Amazing terror weapons: the imaginary suitcase nuke
KGB/Mafia scam compound gets day in court, cleared of all charges
Analysis Three men were last week cleared of charges after one of the global war on terror's more ludicrous trials. They had been accused of an imaginary plot to produce an imaginary radioactive 'dirty' bomb using an imaginary substance. Imagination throughout proceedings was greatly aided by the efforts of Mazher Mahmood, the imaginary "fake sheikh" who produces scoops for the News of the World, which has been known to imagine itself a newspaper.
The trial centred on an alleged plot to acquire red mercury, described by the News of the World as "a deadly substance developed by cold war Russian scientists for making briefcase nuclear bombs", and described by The Times (relation) as a chemical "thought to have been developed by the Soviet Union  whose existence was called into question during the trial." There is however no question  about its non-existence. Note the statement from the International Atomic Energy Agency saying so.
It's not entirely clear who cooked up the original red mercury story. It might have been dreamed up by the Soviet Union, complete with 'suitcase bomb' as a cold war sting, or it might be sourced to the Russian Mafia as something it could 'sell' to terrorists who don't trust Wikipedia. Or a bit of both, but really, there's no such thing. But you can see how Mafia scammers, popular newspapers, terrorists and counter-terrorists could all, for slightly different reasons, get twitchy at the mention of 'suitcase nuke', and how there's plenty scope for them to bang into one another when they've got twitchy.
They should all know better (apart from maybe the Mafia). How, then, do you end up keeping three suspects in custody for two years and spend over £1 million on a trial (the total cost of the investigation was surely a lot more)?
In his evidence Mahmood claimed to have been contacted by a man described in court as Mr B, who had said he had been unable to interest police in his claims. Via B, Mahmood made contact with the alleged plotters, posing as a possible source of red mercury. Once Mahmood was involved the Met's terror squad was interested, the three men were arrested in September 2004, and the NotW ran a screamer exclusive. Whether or not red mercury existed was not important, the prosecution claimed at the outset: "The crown's position is that whether red mercury does or does not exist is irrelevant," prosecutor Mark Ellison told the jury.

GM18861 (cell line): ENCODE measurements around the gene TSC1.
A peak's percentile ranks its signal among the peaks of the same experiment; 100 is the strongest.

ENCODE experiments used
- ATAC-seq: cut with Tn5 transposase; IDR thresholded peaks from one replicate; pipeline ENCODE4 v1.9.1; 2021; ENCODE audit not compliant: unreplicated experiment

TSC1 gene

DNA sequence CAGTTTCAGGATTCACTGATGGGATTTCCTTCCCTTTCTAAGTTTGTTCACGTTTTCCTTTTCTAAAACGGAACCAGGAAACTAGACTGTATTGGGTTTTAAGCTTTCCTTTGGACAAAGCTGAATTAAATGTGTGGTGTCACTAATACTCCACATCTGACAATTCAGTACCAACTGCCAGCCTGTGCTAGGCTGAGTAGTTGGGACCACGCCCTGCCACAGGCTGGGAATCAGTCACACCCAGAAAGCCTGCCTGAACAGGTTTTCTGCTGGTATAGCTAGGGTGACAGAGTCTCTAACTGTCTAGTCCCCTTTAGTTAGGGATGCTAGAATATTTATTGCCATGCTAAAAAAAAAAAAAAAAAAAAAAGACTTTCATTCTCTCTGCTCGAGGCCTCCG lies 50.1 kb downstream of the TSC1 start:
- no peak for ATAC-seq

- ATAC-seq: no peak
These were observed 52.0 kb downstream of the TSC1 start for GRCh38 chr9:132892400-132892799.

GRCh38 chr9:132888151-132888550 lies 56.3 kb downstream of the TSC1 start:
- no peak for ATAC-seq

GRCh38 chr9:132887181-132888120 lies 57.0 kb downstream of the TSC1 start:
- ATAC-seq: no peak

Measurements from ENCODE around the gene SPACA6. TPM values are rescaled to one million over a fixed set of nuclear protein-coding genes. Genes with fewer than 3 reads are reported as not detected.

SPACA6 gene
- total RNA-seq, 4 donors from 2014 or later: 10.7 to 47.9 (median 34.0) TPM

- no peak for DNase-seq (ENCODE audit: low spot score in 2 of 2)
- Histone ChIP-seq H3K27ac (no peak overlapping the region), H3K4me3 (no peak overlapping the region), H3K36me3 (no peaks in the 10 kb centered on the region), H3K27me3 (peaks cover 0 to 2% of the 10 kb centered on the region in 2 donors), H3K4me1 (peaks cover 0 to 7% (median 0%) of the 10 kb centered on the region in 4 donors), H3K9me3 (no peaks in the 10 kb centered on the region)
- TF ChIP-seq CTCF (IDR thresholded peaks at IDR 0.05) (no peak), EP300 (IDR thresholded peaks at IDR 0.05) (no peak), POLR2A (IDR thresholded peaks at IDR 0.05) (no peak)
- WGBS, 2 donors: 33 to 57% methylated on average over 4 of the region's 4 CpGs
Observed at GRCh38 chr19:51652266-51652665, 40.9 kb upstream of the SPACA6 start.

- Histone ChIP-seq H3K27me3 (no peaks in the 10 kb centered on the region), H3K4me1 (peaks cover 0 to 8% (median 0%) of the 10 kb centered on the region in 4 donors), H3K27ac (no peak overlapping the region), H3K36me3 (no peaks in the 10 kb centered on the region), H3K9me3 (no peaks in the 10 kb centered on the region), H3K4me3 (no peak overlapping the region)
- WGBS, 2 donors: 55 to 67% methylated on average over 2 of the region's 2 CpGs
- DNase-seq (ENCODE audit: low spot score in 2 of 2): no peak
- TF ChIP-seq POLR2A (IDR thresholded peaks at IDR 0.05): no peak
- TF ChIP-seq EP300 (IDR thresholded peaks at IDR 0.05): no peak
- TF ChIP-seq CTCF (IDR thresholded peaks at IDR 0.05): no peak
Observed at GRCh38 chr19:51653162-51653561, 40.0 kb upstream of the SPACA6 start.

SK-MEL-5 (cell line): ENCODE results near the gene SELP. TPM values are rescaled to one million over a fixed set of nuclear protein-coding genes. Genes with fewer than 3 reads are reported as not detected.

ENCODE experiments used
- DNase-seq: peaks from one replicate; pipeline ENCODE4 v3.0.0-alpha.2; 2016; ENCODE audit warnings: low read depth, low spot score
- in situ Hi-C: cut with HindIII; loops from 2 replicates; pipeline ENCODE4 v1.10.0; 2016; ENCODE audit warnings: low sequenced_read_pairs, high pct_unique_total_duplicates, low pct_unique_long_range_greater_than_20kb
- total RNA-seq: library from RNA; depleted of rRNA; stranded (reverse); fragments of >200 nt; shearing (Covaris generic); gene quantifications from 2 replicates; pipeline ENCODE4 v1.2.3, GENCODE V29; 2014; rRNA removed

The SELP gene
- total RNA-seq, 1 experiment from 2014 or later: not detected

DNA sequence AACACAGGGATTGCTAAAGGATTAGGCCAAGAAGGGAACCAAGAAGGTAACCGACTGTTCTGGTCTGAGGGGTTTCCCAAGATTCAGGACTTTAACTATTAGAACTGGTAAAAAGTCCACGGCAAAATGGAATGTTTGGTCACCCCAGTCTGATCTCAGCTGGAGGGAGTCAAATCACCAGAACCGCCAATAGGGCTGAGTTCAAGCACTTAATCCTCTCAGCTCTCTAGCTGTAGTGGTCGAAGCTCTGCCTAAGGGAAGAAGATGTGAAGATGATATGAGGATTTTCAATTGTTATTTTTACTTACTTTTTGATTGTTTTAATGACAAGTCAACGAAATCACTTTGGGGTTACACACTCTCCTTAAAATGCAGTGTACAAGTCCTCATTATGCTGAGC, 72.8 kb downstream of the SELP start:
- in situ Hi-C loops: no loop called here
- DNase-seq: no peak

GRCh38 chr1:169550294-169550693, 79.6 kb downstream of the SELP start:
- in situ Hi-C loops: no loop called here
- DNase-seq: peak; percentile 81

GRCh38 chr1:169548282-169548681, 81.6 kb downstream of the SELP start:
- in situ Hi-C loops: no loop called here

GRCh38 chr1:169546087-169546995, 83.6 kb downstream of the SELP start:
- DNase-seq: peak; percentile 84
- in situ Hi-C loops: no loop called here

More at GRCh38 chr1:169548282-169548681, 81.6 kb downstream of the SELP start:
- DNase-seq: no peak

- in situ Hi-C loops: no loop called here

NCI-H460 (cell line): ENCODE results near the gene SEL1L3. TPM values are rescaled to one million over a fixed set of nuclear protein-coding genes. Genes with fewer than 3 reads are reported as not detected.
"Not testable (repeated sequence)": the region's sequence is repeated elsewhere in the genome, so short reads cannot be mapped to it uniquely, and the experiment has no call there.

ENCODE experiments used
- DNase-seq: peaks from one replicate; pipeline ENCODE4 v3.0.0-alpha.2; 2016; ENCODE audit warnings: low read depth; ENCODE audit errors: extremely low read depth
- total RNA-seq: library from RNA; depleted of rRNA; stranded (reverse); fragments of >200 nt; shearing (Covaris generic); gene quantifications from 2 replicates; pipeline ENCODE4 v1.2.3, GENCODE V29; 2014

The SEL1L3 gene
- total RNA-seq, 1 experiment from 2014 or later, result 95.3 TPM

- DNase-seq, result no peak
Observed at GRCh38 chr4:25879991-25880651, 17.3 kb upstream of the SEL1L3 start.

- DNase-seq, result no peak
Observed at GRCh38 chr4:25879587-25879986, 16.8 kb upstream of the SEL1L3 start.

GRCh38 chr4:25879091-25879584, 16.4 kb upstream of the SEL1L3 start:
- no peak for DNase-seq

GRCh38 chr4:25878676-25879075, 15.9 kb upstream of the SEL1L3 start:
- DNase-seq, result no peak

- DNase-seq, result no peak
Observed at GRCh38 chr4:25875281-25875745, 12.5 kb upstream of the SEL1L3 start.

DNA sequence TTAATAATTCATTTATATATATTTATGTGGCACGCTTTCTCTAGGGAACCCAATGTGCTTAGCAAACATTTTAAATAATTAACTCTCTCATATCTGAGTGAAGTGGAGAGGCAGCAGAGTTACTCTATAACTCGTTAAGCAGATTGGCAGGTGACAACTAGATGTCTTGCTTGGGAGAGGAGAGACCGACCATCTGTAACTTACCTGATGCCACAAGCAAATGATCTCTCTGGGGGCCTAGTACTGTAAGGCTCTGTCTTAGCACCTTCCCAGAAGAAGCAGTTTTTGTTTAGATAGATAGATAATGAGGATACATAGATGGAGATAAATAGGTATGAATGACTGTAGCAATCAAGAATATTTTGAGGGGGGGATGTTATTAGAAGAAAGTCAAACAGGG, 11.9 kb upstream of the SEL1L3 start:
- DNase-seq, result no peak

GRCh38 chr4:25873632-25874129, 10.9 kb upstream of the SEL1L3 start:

And, from the point of view of the charges, this was correct - for them to be found guilty the prosecution needed to prove simply that they had attempted to obtain "a highly dangerous mercury-based substance" which they believed could be used to make a dirty bomb; their beliefs and intent were therefore relevant, but the substance itself was not.
From our point of view however, the non-existence of red mercury is of considerable relevance. Could that have been why Mr B's initial approach to the police was rebuffed? To what extent did the Met's terror squad believe in the existence of red mercury? And if it did believe in it, to what extent does it still believe in it? Might it also believe in the son of the late President Mobutu when he tells it he needs help to move $50 million out of Kinshasa?
These are questions we really shouldn't have to ask, but previous cases have shown the British security services applying vast resources to threats which are scientifically improbable, and then resolutely insisting that their actions were entirely justified and appropriate. Police sources still claim that the ricin plot  was a serious threat (Charles Clarke, Home Secretary at the time of the trial, avoided admitting ricin hadn't been found by suggesting in a parliamentary answer that the presence of ricin in a castor bean somehow 'counted'), and also still claim (but generally only when asked directly) to be searching for the improbable Forest Gate bomb  (although 'sources' have now downgraded this to a cyanide weapon)*.
Given that the defendants in the red mercury case were talking to a fake sheikh in Brent Cross Holiday Inn about getting hold of the mythical substance, as opposed to just trying to buy it on the open market, one might reasonably make some inferences about their motivation.